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All About Federal Loans for Student, Federal Plus Loans, and Stafford Loans

Updated on October 14, 2019

Federal Student Loans

Federal student loans are often necessary when it comes to financing an education. Students and parents have the option of using federal student loans or personal loans. Federal student loans are funded and/or insured by the government whereas private loans are funded by banks or lending companies. Federal loan programs are the primary source of education loans in the United States. The Department of Education manages the two leading programs for federal loans. They are the Federal Direct Loan Program (FDLP) and The Federal Family Education Loan Program (FFELP). The FDLP allows students and parents to directly borrow money from the government. The FFELP loans are funded by state lending agencies but insured by the federal government. In most cases, when a school participates in the FFELP, they will recommend that you use their preferred lender.

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Subsidized vs. Un-subsidized Federal Student Loans

Federal student loans usually fall into two categories, subsidized or unsubsidized. Subsidized loans are granted based on the financial needs of the student and their families. The amount of the subsidized loan is determined by the school. The interest on subsidized loans does not start to accumulate until the repayment process begins. Also, you are not responsible for paying any interest during grace or deferment periods.

Unsubsidized loans charge interest starting when the money is administered. When the repayment period begins, you must pay interest on the interest that has already begun to accumulate. One way to avoid paying so much interest is to pay the interest as it accumulates.

Student loans for higher education

A student loan is a kind of financial aid that must be paid back with interest. One type of student loan or education loan is the consolidation loan. A consolidation loan allows the borrower to combine all their loans into one lump sum, simplifying payment. However, that is just one example of education loans. Education loans are basically divided into these three primary categories:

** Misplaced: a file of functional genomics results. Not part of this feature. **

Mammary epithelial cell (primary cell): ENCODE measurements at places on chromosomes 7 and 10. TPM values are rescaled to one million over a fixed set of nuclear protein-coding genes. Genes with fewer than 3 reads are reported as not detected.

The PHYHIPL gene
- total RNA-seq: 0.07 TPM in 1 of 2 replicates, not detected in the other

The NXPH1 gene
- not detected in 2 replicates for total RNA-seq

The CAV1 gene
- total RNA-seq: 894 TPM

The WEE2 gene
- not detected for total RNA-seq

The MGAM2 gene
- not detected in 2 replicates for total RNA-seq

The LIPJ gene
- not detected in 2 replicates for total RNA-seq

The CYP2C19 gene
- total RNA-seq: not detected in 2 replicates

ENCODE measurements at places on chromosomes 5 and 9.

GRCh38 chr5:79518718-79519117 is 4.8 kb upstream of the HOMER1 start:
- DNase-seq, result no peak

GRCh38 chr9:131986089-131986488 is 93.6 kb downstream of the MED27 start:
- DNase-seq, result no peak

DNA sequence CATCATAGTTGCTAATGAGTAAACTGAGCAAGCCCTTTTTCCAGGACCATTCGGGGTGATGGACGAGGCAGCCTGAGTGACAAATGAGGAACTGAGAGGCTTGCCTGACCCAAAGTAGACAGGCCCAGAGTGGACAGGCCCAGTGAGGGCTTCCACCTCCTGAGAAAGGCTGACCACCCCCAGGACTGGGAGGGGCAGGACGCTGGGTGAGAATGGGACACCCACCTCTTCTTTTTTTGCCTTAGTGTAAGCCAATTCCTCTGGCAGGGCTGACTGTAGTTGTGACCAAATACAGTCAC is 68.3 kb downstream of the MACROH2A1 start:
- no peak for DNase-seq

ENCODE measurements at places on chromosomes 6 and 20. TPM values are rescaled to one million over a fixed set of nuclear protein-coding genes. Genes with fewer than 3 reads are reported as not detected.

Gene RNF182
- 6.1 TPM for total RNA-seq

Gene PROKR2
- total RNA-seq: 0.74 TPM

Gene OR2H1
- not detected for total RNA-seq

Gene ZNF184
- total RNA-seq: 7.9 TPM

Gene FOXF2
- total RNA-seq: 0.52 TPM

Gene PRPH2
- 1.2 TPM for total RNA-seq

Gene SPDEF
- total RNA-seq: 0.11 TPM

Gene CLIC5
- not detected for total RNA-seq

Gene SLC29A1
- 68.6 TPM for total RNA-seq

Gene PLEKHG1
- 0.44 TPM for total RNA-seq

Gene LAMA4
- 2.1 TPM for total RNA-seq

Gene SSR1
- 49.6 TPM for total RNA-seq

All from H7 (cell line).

-Student loans (Stafford and Perkins loans)

-Private student loans (alternative student loans)

-Parent loans

Federally guaranteed loans

A lender may charge any interest rate they wish on federally-guaranteed loans. So long as the rates or falls below or meets the maximum federally set rates. There is nothing preventing lenders from lowering their fees and rates. In fact, many lenders often offer education loan discounts, to attract borrowers.

Statistically only a small percentage of students can afford to pay for college without some sort of financial help. So unless you received a scholarship or a grant you’ll need to find a financial institution that is willing to give you a loan.

Graduating with debt

It is not uncommon to graduate college with some debt. According to the 2003-2004 National Post-secondary Student Aid Study (NPSAS), two-thirds of undergrads graduate with debt. The average federal student loans (Stafford and Perkins) debt among senior graduates is around $19,000 (the median being around $17,000). One-quarter of undergrads borrow $25,000 or more, leaving one-tenth borrowing $35,000 or more. These figures increase to be about 3% (or about $550) a year. When including Parent loans (plus loans) into the equation the average accumulative debt incurred is almost $22,000. About 1 in 10 parents will borrow Parent loans (plus loans) so that their children may get a college education. Such loans usually have an accumulative debt of around $16,000.

Money saving tips & obtaining the right loan

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Never get over charges

Federal law sets the maximum interest fee/rate on federally-guaranteed loans that prevent lenders from overcharging borrowers.

Examples of Federal Student Loans

Federal Stafford Subsidized and Unsubsidized Loans

The most common types of federal student loans are the federal Stafford subsidized loan and federal Stafford unsubsidized loan. To be eligible for these loans you must fill out the free application for federal student aid (FAFSA), be enrolled or will be enrolled in school for at least half-time, attend a college that is involved with the Federal Family Education Loan Program, and must not be in default on any other student loans. For graduate and professional students with a subsidized loan, and for all students with an unsubsidized loan, the interest is fixed at 6.8%. The interest rate for undergraduate students awarded a subsidized Stafford loan between July 1, 2008, and June 30, 2009, is 6%. There are loan limits that apply to both Stafford loans. The limits may depend on what year the student is in and whether they are independent or dependent.

Federal PERKINS loan